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Bullying: Techniques for Dealing with Taunting, Teasing, & Tormenting
Bullying: Techniques for Dealing with Taunting, Teasing, & Tormenting

Section 8
Appendix: Client Reproducible Worksheets

Answer Booklet | Table of Contents |
Psychologist CEs, Counselor CEUs, Social Worker CEUs, MFT CEUs

Golden Nuggets
Review Track 1 for more information on this technique.

1. When a bully starts using prejudice as a weapon against you, keep asking him or her questions until you find a ‘golden nugget’ of truth or goodness in what the bully is saying. 
2. Once you find a small sparkle of goodness, you can then use the agreeing or turning insults into compliments technique.

Expressing Feelings
Review Track 2 for more information on this technique.

1.  State your feelings to the bully using I-statements.  Using I-statements emphasizes that you are stating your opinion.
2.  Avoid using ‘you’s or ‘should’s.  By using ‘you’ or ‘should’, you may come across as being critical, which may decrease the chance the bully will respond positively.

Feeding Back
Review Track 3 for more information on this technique.

1.  Try focusing on ignoring the bully’s words, and concentrate on feeding the feelings behind the statements back to the bully.
Example:
Bully: "You know I could beat you to a pulp any time I wanted!"
Charlie: "I don’t blame you for being angry.  Your team played really well, and it must not seem fair that my team won."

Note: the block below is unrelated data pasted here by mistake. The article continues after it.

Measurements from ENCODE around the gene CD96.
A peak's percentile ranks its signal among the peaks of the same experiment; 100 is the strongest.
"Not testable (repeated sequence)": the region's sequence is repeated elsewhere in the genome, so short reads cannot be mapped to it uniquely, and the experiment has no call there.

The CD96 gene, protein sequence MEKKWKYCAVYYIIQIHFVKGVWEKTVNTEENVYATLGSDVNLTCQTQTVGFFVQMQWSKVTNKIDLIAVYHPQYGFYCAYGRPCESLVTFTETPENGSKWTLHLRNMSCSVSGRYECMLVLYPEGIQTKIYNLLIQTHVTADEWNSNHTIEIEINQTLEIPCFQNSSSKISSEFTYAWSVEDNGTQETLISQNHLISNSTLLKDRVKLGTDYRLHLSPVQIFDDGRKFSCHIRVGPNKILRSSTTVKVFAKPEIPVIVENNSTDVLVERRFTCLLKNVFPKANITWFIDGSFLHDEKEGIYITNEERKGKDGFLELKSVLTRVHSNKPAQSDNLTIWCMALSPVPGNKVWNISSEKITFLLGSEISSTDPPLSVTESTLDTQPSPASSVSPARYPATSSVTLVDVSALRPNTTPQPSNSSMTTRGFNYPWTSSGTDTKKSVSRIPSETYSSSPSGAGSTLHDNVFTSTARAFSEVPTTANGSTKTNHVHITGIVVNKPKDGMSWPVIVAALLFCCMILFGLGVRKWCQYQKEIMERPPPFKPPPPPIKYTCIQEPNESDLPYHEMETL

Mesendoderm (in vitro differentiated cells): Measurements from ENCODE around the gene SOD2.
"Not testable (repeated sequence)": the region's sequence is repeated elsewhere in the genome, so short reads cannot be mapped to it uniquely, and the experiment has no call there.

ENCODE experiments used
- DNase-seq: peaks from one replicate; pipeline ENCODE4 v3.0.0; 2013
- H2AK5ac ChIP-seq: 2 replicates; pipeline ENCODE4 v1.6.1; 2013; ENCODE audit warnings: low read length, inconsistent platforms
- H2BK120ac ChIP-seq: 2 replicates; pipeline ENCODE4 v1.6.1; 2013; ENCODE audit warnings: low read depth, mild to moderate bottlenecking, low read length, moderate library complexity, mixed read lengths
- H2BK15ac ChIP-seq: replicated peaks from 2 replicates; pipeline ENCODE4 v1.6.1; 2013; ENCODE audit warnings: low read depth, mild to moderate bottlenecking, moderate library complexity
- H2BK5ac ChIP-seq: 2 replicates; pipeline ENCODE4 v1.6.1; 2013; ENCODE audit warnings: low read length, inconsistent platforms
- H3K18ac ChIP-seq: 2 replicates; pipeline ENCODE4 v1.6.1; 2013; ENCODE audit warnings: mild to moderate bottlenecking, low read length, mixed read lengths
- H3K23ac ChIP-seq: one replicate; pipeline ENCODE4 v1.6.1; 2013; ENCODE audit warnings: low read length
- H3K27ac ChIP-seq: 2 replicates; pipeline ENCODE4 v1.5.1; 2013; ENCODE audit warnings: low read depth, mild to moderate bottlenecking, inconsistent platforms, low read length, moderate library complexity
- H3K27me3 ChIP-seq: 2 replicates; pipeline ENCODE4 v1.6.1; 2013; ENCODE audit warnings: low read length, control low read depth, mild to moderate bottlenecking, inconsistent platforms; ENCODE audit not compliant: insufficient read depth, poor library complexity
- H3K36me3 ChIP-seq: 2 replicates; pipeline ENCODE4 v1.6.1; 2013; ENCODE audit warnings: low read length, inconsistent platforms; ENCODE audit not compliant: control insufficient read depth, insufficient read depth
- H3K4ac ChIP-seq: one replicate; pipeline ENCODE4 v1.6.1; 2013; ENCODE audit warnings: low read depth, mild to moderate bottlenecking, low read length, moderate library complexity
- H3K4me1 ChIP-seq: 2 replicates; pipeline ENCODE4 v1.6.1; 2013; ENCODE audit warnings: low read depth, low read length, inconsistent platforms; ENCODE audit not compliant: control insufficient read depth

Bully: "Just shut up!  I don’t want to hear about your team!"
Charlie:  "Do you know how well you played?"
Bully: "If we had played well, we would have won, stupid!"
Charlie: "You sound even angrier at yourself than you do at me.  I know you always try your hardest and you usually do well.  You’re not used to making mistakes like I am."
Bully: "I can’t stand losing!"

Understanding & Sympathy
Review Track 3 for more information on this technique.

1.  By showing a bully you understand why she or he is angry, you give the bully a chance to calm down before she or he acts.
Example: Charlie accidentally bumps into a bully.
Bully: "You stupid idiot!  Why don’t you watch where you’re going?"
Charlie: "That really was quite a crash.  I must have startled you."
Bully: "You certainly did!  How can you be so clumsy?!"
Charlie: "I know it’s awfully upsetting when someone bumps into you…"

Name That Feeling
Review Track 3 for more information on this technique.

1.  Use a question to point out habitual feelings of suspicion, disappointment, distrust, or dissatisfaction in the bully’s statements.
Example: ‘What happened to make you have such a hard time trusting people?  I’d like to hear about it.’

 
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